The U.S. might have added 700,000 new jobs in June, but millions are still out of work

Did companies hire lots more people in June? Are many jobless Americans still not ready to return to work? And what’s the real unemployment rate?

Here’s what Wall Street is looking for in the U.S. employment report for June due out Friday morning.

700,000 new jobs

Economists polled by The Wall Street Journal predict the U.S. gained 706,000 new jobs last month. If so, it would be the biggest gain since March.

Most companies are eager to hire, especially in service-oriented businesses such as hotels, restaurants, vacation resorts, theaters and the like. Demand is surging as maskless Americans get out and about again.

The odds of a smaller employment gain are still quite high, however.

The number of people quitting their jobs recently hit a record, for one thing. There’s also been a big flush of retirements among older people who don’t want to risk their health.

Many companies have raised pay and benefits or offered other incentives to lure workers, but it’s unclear how much it’s helped. Generous unemployment benefits during the pandemic have allowed unemployed people to be more choosy about what jobs to take.

Read: U.S. unemployment claims sink to pandemic low of 364,000 as extra benefits start to get phased out

Unemployment rate

The percentage of unemployed people is expected to decline to 5.6% from 5.8%. Sounds good, but the real jobless rate is likely 2 to 3 points higher, economists and the Federal Reserve estimate.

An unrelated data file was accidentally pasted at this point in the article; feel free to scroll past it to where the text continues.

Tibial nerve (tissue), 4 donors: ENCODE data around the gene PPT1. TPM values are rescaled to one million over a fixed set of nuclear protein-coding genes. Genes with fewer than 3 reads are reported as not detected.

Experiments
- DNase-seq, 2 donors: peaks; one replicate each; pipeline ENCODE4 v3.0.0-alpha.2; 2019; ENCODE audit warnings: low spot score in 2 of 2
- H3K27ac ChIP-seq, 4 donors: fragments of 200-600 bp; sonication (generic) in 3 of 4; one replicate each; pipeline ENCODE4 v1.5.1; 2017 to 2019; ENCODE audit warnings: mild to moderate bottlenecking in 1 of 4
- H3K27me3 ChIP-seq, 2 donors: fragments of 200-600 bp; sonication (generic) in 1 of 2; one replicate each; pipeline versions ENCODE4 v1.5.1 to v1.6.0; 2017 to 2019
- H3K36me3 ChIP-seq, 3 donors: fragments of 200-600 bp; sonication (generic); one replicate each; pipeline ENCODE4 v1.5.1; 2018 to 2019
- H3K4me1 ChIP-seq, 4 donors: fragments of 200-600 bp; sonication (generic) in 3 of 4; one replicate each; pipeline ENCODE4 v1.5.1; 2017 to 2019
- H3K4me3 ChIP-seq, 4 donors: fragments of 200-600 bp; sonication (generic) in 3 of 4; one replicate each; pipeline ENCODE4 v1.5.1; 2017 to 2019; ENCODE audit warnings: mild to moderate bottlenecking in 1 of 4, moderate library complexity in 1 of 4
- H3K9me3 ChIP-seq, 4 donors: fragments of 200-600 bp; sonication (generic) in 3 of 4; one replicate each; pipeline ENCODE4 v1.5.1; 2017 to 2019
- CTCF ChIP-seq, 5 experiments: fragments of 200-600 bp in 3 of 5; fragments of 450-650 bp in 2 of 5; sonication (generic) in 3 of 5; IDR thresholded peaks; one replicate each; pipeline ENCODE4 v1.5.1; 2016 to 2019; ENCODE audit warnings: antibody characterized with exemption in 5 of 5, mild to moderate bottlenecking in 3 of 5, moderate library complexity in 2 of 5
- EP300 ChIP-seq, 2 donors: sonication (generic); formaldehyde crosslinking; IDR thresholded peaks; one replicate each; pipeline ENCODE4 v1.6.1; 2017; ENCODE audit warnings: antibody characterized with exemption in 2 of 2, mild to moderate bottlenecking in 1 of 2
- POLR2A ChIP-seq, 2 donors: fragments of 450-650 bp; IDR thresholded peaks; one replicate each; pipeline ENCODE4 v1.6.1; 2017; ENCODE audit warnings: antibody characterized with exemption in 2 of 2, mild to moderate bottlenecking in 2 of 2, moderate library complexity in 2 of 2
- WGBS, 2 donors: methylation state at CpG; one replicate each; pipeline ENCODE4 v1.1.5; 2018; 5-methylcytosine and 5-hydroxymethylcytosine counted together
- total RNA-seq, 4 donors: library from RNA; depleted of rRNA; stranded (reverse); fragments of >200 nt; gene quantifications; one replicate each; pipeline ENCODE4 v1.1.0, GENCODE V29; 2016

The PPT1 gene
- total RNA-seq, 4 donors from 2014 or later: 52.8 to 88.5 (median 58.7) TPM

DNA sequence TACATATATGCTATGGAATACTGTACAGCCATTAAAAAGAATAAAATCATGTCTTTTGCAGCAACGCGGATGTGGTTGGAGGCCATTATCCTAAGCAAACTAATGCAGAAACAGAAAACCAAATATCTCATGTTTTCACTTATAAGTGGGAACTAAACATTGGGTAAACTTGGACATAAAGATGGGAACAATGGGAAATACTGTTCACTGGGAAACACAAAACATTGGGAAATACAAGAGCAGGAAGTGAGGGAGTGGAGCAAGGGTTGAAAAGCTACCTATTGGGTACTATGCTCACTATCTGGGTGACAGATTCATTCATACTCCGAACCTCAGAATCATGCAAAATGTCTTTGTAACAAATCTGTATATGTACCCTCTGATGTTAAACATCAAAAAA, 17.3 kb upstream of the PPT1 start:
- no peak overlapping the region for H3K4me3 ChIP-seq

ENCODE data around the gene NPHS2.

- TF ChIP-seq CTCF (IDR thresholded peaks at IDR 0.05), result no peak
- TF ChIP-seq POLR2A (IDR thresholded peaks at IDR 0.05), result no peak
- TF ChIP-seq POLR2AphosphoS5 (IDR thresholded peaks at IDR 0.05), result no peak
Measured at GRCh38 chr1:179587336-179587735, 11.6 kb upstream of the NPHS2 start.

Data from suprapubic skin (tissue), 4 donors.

How come? Millions of people who were working before the pandemic still aren’t working and they haven’t looked recently for a job, either. They aren’t counted in the unemployment rate.

Neither are some employees who tell the government they still have a job but no longer have a job to go back to — likely because the business closed.

Even taking those things into account, the unemployment rate has fallen a lot faster than anyone might have expected a year earlier when the pandemic was raging.

Read: U.S. manufacturers have all they business they can handle, but major shortages are a big headache

Labor force blues

A good way to judge the health of the labor market is by how many people either have a job or are looking for one. By that standard, the U.S. still has a long way to go.

Before the pandemic, the share of able-bodied people 16 or older who were in the labor force totaled 63.3%. It then fell to a 47-year low of 60.2% in the early days of the crisis after millions of people lost their jobs.

Yet the labor force has barely increased in the past year even as the economy has sharply improved. The rate of participation stood at 61.6% in May — the same as it was last October.

We’ll really know the jobs market and U.S. economy are fully back on track when millions rejoin the work force and the participation rate rises sharply.

“The U.S. economy has added some 14 million jobs since the labor market bottomed out in April of last year, but employment in May 2021 was still some 7.5 million below its pre-pandemic level,” noted chief economist Gus Faucher of PNC Financial Services.

Service-oriented jobs

After a year of sitting at home, Americans are flocking to vacation resorts, flying on planes again, going out to eat or taking in a ball game. They are doing all the things they couldn’t do during the pandemic.

That’s led to a huge surge in demand among these businesses to hire more people, but they haven’t been able to add employees as fast as they lost them last year.

It would be a good sign if there was another large increase in service-industry employment. Leisure and hospitality jobs have increased by an average of 315,000 a month since February, though they still remain 3.2 million below record precrisis levels.

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